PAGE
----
Circularity Scotland gives £22M to build “most comprehensive” DRS in the world
23 Feb 2023 --- Circularity Scotland has announced £22 million (US$26.5 million) of cash flow support measures to help Scotland’s brewers, distillers, importers and drinks manufacturers prepare for the introduction of Scotland’s deposit return scheme (DRS).
The support package is designed for the government’s “scheme administrator” to help small and medium-sized enterprises, who have previously voiced concerns about the scheme’s impact on their business’ cash flow.
To address these concerns, Circularity Scotland is removing the day-one and month-one charges for all producers up to a threshold of three million units per year. It also provides two-month credit terms on deposits and fees up to the same volume threshold to reduce the working capital impact on all producers.
“DRS in Scotland is one of the most important environmental infrastructure projects ever introduced in the UK and the most comprehensive DRS anywhere in the world,” David Harris, chief executive at Circularity Scotland, tells PackagingInsights.
“By ensuring that billions of drinks containers imported, produced and sold each year do not end up as waste, the scheme will transform how the country recycles and protects our environment for generations to come. The challenges of building this scheme from scratch are significant but are dwarfed by the environmental benefits of getting this right.”
Circularity Scotland is a commercially operated, not-for-profit organization that has been established by producers, retailers and hospitality operators to deliver the DRS for Scotland from August 16, 2023.
The three million unit threshold has been established to ensure that the thousands of smaller-scale producers selling in Scotland benefit more proportionately from the cash flow support.
Circularity Scotland says the move will particularly help companies like craft brewers, wine importers and craft spirit producers. The two-month credit terms will be made available to all producers, regardless of their size, ensuring all producers within the scheme are treated equally.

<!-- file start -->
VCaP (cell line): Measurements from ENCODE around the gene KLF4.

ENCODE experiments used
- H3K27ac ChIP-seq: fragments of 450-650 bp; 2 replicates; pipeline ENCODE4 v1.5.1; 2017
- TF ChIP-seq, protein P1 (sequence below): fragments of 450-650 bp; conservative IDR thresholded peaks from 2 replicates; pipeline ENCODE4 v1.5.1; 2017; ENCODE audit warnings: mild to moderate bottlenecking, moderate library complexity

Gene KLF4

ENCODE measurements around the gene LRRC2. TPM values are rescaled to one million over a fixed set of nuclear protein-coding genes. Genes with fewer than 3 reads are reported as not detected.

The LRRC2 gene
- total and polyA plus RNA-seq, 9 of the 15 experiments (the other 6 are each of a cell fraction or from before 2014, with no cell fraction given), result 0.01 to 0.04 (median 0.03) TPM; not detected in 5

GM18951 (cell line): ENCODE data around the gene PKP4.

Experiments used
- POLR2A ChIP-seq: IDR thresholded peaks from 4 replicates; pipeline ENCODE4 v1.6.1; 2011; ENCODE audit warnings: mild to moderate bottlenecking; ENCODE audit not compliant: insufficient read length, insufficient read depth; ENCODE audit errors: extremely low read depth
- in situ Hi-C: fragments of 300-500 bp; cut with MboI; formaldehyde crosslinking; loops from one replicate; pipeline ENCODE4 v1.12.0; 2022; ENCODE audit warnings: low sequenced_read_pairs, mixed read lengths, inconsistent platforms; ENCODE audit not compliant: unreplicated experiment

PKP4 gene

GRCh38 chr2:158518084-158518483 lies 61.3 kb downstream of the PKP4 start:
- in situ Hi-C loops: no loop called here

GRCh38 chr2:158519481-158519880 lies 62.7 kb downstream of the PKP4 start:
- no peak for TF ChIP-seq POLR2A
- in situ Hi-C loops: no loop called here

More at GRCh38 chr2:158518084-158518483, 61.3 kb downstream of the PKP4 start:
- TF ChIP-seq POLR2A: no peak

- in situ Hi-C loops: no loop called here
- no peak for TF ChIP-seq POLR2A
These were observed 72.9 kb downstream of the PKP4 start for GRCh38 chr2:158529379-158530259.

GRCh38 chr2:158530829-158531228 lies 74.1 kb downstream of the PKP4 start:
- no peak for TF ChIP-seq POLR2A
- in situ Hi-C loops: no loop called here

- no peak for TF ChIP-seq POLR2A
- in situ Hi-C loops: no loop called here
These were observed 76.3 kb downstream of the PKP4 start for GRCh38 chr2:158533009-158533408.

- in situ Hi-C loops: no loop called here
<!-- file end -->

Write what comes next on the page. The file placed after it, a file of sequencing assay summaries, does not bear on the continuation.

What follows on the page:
The non-profit has also confirmed that it will offer the option to use self-adhesive barcode labels for producers placing less than 25,000 units per year of a specific product onto the Scottish market.
This provides a simple and straightforward administrative solution for independent producers and importers for whom the cost of changing packaging to introduce new barcodes could be prohibitive, Circularity Scotland shares.
Ensuring a well-working DRS
Harries stresses the organization is aware that smaller producers, in particular, have been concerned about the cash flow impacts of the scheme and the financial measures will address those concerns.
Circularity Scotland has successfully secured over £100 million (US$120.6 million) of third-party funding to establish the infrastructure of the DRS, with only minimal up-front funding from the very largest producers.
This funding approach allows producers to benefit on equal terms from this investment in world-class infrastructure and leading-edge technology and only pay their share of the costs once the scheme is operational.
“We have already announced reductions in producer fees of up to 40% while also being able to offer the highest return handling fees of comparable schemes anywhere in the world,” explains Harris.
“These additional support measures further demonstrate our confidence in being able to deliver ongoing operational efficiencies once the scheme has gone live. We are committed to ensuring that the DRS works for Scotland, is cost-effective for business and helps protect our environment for generations to come.”
Circular economy minister Lorna Slater highlights that the cash flow support addresses initial cash flow challenges and provides a pragmatic and simple solution to the issues raised around barcodes for smaller product lines. “This is a package that gives businesses the clarity and confidence they need to be part of Scotland’s DRS.”
“By working together, we can lead the UK in delivering a DRS that will increase Scotland’s recycling rates from around 50% to 90%, cut emissions, tackle littering and address public concerns about the impact of plastic and other waste,” Slater says.
Harris adds that Circularity Scotland recognizes that there are still challenges for businesses and the organization aims to help companies work through these. “By working together, we will ensure the scheme is a success,” he says.
“We will continue to engage closely with businesses across Scotland to help them prepare for the introduction of the scheme. The most important piece of information drinks producers and importers need to know right now is that they must be registered with the DRS scheme regulator, Single Euro Payments Area, by February 28 if they want to continue selling drinks in glass and plastic bottles, or in cans, in Scotland after August 16, 2023. While businesses can register themselves, Circularity Scotland can do this on their behalf,” Harris concludes.
By Natalie Schwertheim
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